Will he or won’t he? For weeks, rumors have flown that Donald Trump wanted to fire his national security adviser H.R. McMaster, the man who stepped in when Michael Flynn had to resign. Last night, the Washington Post reported that Trump had made the decision to send McMaster packing after successfully sacking Rex Tillerson earlier in the week:
President Trump has decided to remove H.R. McMaster as his national security adviser and is actively discussing potential replacements, according to five people with knowledge of the plans, preparing to deliver yet another jolt to the senior ranks of his administration.
Trump is now comfortable with ousting McMaster, with whom he never personally gelled, but is willing to take time executing the move because he wants to ensure both that the three-star Army general is not humiliated and that there is a strong successor lined up, these people said.
The turbulence is part of a broader potential shake-up under consideration by Trump that is likely to include senior officials at the White House, where staffers are gripped by fear and uncertainty as they await the next move from an impulsive president who enjoys stoking conflict.
The Post wasn’t alone in reporting this, either. The Wall Street Journal followed suit from its own sources, and Fox’s John Roberts echoed the story on Twitter. Then, suddenly, Roberts reversed course:
Ignore my last. @realDonaldTrump is not removing McMaster. He is staying
— John Roberts (@johnrobertsFox) March 16, 2018
— John Roberts (@johnrobertsFox) March 16, 2018
White House press secretary Sarah Sanders went on Twitter to deny that McMaster is going anywhere. In fact, she tweeted, Trump likes working with the former general:
Just spoke to @POTUS and Gen. H.R. McMaster – contrary to reports they have a good working relationship and there are no changes at the NSC.
— Sarah Sanders (@PressSec) March 16, 2018
At least that’s the story the White House wants told. For now, anyway.
So what happened? The Post claimed it had five White House sources for its report; the WSJ didn’t specify a number, but used the word “sources,” indicating at least two. It might very well be that the same sources talked to both outlets, but we could have as many as seven or more people who leaked the McMaster-is-gone story. If it’s false — and that’s still not a given, of course, as we saw with Tillerson — then what’s going on?
Three possible scenarios come to mind. One, Trump was going to fire McMaster but changed his mind. That appears to be what happened with Tillerson, as reports after his termination said Trump had indeed mulled his ouster since a round of rumors back in December. The decision took place much more recently, but it didn’t take long for media outlets who predicted his ouster was imminent three months ago to offer I-told-you-sos in Tillerson’s exit wake.
Two, the White House is looking for leaks and spreading false information in-house in a targeted manner. Actually, we can add a Two-A to this idea, which is that Trump is playing the media as well as looking for leakers within the administration. If that’s the case, though, how did five or more sources end up with the same red herring? Besides, that kind of effort only works with extraordinary claims, and, er, Trump wanting to fire members of his team is turning out to be anything but extraordinary. Trump himself suggested that he intends to do more housecleaning in the near future.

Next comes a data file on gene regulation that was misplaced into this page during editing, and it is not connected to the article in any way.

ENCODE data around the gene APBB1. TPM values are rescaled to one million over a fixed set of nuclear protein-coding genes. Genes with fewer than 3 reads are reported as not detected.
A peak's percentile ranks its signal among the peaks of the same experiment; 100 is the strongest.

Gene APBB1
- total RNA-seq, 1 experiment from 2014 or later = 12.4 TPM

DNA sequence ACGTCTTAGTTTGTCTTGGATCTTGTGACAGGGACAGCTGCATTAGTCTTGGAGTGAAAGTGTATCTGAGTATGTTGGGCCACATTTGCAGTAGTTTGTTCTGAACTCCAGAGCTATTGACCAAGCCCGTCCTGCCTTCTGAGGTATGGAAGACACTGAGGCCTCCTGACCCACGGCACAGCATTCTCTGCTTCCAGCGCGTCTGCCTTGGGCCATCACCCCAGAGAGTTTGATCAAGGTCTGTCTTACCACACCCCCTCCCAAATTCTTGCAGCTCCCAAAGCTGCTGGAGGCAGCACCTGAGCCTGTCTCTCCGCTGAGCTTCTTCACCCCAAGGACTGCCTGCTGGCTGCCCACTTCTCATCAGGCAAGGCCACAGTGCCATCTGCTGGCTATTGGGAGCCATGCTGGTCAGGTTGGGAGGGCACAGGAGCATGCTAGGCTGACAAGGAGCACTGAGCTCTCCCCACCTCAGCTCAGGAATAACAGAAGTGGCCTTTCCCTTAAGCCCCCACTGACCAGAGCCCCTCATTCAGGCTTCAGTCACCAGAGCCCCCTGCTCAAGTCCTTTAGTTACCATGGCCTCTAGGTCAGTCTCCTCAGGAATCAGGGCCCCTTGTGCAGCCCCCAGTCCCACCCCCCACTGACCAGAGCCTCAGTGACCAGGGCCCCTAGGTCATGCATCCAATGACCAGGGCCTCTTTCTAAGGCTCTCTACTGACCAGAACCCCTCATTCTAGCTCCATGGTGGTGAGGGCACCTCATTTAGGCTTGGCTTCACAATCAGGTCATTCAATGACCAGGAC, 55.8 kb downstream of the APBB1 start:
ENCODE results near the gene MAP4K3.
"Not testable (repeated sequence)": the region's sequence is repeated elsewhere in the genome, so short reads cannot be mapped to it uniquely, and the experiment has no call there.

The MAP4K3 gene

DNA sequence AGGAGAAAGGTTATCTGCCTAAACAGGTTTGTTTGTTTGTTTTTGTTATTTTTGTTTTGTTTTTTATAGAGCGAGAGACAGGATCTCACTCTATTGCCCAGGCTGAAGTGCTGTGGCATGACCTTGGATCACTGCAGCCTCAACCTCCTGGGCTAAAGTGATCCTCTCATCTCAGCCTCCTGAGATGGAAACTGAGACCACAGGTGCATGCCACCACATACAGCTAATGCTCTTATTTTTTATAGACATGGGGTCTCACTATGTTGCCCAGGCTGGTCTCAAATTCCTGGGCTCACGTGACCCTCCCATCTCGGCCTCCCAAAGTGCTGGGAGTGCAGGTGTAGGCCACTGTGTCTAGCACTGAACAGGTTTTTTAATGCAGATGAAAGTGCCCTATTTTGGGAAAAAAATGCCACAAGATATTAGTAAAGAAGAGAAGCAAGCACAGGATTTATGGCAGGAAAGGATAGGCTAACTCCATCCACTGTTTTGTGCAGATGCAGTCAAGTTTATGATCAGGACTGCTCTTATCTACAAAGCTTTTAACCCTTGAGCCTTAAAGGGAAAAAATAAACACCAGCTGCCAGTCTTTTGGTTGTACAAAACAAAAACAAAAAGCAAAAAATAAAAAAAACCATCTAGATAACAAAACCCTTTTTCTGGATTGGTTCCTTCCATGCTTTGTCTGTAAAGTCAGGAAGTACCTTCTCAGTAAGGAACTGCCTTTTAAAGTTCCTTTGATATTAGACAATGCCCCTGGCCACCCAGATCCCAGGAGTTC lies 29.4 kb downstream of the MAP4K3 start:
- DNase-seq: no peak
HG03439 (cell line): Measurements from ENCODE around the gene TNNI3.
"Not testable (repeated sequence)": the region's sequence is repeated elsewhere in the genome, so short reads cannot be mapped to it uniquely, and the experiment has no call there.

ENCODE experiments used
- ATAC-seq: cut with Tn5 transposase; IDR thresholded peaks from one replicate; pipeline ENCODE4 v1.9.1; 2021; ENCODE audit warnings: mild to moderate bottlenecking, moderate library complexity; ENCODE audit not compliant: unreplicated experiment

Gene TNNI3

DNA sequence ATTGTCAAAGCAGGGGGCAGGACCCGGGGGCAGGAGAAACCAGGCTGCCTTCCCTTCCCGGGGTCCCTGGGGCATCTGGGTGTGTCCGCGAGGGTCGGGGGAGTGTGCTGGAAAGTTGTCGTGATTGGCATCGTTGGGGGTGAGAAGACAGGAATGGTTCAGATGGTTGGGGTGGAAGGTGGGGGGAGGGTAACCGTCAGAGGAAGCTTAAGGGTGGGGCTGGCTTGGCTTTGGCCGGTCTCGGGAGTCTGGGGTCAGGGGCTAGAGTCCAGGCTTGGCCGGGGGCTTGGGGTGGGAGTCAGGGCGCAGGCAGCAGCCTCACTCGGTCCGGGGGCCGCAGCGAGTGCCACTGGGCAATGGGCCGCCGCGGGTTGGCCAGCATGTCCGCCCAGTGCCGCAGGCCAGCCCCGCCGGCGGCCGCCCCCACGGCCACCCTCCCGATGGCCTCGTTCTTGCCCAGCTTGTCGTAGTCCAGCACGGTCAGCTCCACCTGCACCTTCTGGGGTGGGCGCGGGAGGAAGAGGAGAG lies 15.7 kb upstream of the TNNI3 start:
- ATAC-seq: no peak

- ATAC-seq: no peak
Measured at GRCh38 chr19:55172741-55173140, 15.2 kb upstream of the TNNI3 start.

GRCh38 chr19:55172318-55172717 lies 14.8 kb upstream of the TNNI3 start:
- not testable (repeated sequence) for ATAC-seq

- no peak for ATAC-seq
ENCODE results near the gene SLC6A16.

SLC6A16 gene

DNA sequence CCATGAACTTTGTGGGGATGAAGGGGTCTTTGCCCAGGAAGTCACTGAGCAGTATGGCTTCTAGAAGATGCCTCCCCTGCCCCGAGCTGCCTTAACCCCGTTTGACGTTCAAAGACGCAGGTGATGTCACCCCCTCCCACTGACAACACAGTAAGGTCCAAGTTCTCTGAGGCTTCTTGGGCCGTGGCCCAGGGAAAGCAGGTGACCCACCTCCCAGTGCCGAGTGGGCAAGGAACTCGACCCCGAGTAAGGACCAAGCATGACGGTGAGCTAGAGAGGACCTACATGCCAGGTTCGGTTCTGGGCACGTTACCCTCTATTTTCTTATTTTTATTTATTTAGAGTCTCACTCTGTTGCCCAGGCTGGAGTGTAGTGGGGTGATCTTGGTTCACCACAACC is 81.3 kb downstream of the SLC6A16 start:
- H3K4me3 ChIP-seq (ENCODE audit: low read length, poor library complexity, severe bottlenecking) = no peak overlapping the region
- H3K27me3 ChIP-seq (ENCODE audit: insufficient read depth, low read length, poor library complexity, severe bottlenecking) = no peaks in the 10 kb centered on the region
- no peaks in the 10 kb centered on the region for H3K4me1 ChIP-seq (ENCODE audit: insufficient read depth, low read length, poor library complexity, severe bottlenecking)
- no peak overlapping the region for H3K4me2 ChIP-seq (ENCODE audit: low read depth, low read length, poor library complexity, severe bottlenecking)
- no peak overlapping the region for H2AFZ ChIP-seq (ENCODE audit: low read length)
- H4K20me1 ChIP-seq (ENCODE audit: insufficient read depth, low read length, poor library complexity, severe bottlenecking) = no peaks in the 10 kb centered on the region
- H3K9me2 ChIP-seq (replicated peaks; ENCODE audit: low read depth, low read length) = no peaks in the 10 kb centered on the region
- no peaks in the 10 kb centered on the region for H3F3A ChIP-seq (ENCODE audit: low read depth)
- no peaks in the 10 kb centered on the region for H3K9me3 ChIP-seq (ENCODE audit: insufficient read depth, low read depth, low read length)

That leaves us with three: Trump hasn’t changed his mind about McMaster at all and he’ll be gone shortly, despite the denials. In both the Post and WSJ reports, the sources said that Trump wants to ensure a more “graceful exit” for McMaster than Tillerson got:
Mr. Trump has decided to oust Lt. Gen. H.R. McMaster and has conveyed that decision to John Kelly, his chief of staff, according to administration officials. The timing of a departure was unclear, with one official saying it could happen “imminently” and another saying it could be weeks, even months.
Mr. Trump doesn’t yet have a replacement in mind, and is unlikely to force a departure before he has one, the officials said. The president wants a more graceful exit for his national security adviser than he afforded Rex Tillerson, the former secretary of state he fired via Twitter earlier this week, one official said.
If it takes months, though, there’s not much functional difference between Option One and Option Three. If McMaster ends up exiting in June rather than March, people will point back to these reports and claim to have been vindicated. And who knows? Maybe they’ll be correct. For now, though, it appears McMaster will stick around a while longer, and perhaps Trump will think about the impact that further disruption of his nat-sec team will have on his North Korea gambit.
Still, CBS came up with a new wrinkle this morning. McMaster’s out as soon as today, and John Kelly will be right behind him, according to their sources:
Congressional and administration sources tell CBS News that National Security Adviser H.R. McMaster is very likely to lose his job, and that could happen as soon as Friday. And, according to two sources, White House chief of staff John Kelly could also resign as early as Friday.
Kelly was brought in last summer from his post as Homeland Security secretary in order to bring order to the West Wing, replacing Reince Priebus.
One potential replacement for Kelly as chief of staff is Mick Mulvaney, currently the Office of Management and Budget director. Sources say that he is under serious consideration for the job. Mulvaney is currently also running the Consumer Financial Protection Bureau.